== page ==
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What is Price Multiple?

Price Multiple is a financial metric that compares a company's stock price to an underlying earnings or book value, offering insights into its relative market valuation. By assessing this ratio, investors gauge whether a stock is undervalued or overvalued. How does this tool shape your investment decisions? Join us as we explore the impact of Price Multiples on your portfolio strategy.
K.M. Doyle
K.M. Doyle

A price multiple is a ratio that uses the price of a share of stock, along with another financial metric, to provide information about the financial strength of the company. Comparing the same price multiple across different companies can help an investor understand which company may be the better investment. There are a number of commonly used price multiples, each of which provides different information about the company.

The price-to-earnings ratio compares the price of a share of a company’s stock to its earnings per share, or EPS. The price to earnings ratio, or P/E ratio, is the price of a share of stock divided by the company’s earnings per share as declared in its annual earnings statement. The price-to-earnings ratio is usually calculated on an annual basis, even though the earnings per share may be announced quarterly. The forward-price-to-earnings ratio, or forward P/E, compares the current stock price with expected earnings per share in the future.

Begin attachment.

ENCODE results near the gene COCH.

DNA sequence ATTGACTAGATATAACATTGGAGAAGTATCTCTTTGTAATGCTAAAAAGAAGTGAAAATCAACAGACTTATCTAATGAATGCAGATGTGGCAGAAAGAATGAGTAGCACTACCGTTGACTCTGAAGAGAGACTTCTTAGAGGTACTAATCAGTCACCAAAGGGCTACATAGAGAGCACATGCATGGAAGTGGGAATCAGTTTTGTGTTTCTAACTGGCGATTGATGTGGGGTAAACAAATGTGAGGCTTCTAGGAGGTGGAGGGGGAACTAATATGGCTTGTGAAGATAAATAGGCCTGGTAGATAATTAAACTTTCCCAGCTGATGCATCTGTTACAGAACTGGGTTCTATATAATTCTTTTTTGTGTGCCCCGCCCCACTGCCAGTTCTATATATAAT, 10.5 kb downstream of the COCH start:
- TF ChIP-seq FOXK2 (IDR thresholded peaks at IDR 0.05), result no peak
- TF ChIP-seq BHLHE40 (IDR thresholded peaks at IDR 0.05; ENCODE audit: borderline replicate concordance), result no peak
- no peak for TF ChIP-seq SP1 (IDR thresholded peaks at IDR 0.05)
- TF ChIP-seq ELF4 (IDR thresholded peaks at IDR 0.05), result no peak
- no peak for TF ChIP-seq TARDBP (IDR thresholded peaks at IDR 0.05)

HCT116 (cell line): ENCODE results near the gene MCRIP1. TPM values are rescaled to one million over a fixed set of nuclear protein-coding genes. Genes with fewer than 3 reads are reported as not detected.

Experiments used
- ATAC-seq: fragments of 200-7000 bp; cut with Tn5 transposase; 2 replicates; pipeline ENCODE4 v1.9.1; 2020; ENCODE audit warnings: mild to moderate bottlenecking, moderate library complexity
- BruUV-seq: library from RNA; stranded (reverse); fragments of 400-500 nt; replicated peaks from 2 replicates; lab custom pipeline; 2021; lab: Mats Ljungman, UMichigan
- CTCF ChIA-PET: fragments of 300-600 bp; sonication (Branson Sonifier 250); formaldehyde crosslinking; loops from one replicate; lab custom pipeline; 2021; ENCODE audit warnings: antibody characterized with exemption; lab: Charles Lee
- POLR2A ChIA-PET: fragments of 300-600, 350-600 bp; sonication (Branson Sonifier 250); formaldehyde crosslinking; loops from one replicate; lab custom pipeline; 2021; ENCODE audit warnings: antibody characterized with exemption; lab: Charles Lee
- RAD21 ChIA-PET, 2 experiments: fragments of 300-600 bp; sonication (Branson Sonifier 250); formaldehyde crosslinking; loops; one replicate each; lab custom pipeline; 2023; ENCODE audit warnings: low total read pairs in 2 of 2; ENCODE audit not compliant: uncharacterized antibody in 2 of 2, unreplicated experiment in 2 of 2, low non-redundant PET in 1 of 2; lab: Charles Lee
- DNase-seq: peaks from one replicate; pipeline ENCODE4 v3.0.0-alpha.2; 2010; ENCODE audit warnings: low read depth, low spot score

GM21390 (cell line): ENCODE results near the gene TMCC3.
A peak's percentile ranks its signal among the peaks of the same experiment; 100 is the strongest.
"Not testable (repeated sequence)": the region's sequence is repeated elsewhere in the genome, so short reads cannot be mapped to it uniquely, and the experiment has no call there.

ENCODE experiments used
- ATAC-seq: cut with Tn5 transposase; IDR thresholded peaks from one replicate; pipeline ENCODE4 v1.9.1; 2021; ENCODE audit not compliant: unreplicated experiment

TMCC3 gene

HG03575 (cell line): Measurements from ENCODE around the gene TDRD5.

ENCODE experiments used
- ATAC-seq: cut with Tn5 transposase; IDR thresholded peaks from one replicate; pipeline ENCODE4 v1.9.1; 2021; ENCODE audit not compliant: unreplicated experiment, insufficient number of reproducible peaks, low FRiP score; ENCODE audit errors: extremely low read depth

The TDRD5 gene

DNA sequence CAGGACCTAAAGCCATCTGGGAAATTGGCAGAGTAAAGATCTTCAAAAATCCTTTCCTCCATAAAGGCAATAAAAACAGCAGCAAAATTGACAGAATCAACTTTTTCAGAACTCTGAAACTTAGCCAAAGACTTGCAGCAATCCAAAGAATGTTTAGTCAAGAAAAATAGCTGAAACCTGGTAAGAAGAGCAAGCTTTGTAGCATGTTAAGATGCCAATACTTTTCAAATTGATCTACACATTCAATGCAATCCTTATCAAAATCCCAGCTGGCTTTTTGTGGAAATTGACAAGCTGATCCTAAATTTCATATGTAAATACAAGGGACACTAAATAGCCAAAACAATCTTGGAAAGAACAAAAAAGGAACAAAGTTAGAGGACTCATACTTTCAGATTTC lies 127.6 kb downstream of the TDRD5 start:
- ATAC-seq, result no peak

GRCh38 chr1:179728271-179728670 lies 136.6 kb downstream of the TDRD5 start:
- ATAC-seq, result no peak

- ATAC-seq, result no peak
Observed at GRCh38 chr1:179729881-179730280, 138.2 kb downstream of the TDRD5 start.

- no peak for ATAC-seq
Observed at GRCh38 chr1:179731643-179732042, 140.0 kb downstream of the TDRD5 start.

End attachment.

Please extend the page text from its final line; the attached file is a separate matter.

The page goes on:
Man climbing a rope
Man climbing a rope

The price/earnings-to-growth ratio, or PEG ratio, divides the price/earnings ratio by the company’s annual earnings per share growth. This price multiple is a popular indicator of the value of a company’s stock. It is similar to the price-to-earnings ratio, but it also accounts for growth. If the PEG ratio is low, the stock may be undervalued and therefore a good investment.

The price-to-book ratio, or P/B ratio, is a measure of the company’s share price compared to the company’s book value per share. The book value is defined as the company’s total assets, minus its intangible assets and liabilities. If the price-to-book ratio is low compared to others in the same industry, the company may be undervalued, or the company may have financial problems.

The price-to-cash-flow ratio compares the price per share to the company’s cash flow. This shows the company’s financial situation without considering depreciation and other non-cash factors. The price-to-sales, or price/sales, ratio is calculated by dividing the share price by the company’s annual revenue per share. The price-to-research ratio compares the price of the company’s stock with the amount spent on research and development.

Any price multiple is most useful when comparing different companies in the same industry. These ratios can vary widely from industry to industry. To get an accurate assessment of a company’s financial strength, compare its price multiples with those of its competitors. Many price multiples are used in Barra risk factor analysis, which attempts to measure the risk of a given company’s stock as an investment.

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